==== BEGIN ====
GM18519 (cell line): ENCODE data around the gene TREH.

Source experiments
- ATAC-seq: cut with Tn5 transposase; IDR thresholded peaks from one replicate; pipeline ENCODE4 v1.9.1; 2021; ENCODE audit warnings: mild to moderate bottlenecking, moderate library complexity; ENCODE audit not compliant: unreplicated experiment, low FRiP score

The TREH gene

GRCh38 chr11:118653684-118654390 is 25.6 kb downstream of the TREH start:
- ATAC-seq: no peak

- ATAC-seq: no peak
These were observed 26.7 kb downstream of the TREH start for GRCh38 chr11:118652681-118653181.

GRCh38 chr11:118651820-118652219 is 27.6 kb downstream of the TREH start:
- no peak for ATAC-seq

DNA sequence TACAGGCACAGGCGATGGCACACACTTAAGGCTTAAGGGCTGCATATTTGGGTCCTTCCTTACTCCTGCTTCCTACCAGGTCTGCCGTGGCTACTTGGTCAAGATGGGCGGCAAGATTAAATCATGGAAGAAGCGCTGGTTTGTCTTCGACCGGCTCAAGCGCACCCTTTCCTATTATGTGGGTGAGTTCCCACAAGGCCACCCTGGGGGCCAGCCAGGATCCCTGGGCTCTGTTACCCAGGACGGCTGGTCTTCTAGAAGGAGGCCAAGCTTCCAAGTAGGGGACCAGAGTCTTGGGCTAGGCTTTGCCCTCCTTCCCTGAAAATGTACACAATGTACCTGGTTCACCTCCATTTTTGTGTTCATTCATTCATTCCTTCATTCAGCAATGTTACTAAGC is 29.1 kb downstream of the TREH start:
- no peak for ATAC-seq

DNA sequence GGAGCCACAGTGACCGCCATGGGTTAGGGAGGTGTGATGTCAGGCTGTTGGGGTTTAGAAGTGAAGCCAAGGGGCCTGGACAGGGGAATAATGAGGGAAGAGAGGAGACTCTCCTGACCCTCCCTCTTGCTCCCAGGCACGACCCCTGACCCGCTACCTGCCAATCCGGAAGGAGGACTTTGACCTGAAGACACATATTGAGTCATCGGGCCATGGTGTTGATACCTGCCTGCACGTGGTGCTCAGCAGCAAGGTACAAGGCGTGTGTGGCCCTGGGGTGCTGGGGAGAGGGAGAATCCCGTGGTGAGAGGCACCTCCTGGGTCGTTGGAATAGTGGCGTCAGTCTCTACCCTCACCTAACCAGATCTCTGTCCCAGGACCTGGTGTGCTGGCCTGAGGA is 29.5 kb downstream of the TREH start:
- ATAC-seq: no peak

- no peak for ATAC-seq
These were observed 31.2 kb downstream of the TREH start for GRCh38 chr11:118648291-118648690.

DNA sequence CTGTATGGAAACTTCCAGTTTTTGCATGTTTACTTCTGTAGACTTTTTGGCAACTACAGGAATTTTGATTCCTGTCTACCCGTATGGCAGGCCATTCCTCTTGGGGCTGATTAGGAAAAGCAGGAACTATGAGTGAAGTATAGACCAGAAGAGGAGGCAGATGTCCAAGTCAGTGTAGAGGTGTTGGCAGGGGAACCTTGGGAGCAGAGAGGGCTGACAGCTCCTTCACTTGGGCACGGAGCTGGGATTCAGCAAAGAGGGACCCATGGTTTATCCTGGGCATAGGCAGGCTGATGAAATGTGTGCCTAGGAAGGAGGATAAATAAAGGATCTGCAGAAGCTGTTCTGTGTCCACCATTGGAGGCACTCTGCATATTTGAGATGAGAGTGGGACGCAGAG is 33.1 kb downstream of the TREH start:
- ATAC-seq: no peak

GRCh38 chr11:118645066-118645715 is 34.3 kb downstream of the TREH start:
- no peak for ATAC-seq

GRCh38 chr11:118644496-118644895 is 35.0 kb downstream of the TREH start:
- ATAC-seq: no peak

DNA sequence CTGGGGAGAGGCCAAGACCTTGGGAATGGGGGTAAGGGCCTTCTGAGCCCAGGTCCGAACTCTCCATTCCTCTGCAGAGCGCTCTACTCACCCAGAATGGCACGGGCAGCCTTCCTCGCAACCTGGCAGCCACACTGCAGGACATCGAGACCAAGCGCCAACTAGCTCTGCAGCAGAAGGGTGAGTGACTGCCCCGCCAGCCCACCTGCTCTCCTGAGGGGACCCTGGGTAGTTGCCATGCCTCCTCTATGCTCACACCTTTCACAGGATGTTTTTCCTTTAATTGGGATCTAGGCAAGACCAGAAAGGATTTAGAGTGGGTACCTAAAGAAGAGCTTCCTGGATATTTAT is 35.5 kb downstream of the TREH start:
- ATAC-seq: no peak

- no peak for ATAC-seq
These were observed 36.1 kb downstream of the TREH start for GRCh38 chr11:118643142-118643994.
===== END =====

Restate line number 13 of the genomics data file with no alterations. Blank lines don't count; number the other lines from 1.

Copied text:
DNA sequence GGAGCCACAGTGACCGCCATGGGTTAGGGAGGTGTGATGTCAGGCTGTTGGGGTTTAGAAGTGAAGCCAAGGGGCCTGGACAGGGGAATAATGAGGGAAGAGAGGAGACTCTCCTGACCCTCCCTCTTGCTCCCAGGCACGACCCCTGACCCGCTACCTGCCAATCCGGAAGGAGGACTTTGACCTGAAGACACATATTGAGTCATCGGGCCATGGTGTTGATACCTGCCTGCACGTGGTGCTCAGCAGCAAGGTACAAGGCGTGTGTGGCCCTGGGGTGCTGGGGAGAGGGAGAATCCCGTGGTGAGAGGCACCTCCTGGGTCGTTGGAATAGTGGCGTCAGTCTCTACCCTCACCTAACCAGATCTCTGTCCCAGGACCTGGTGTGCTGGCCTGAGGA is 29.5 kb downstream of the TREH start: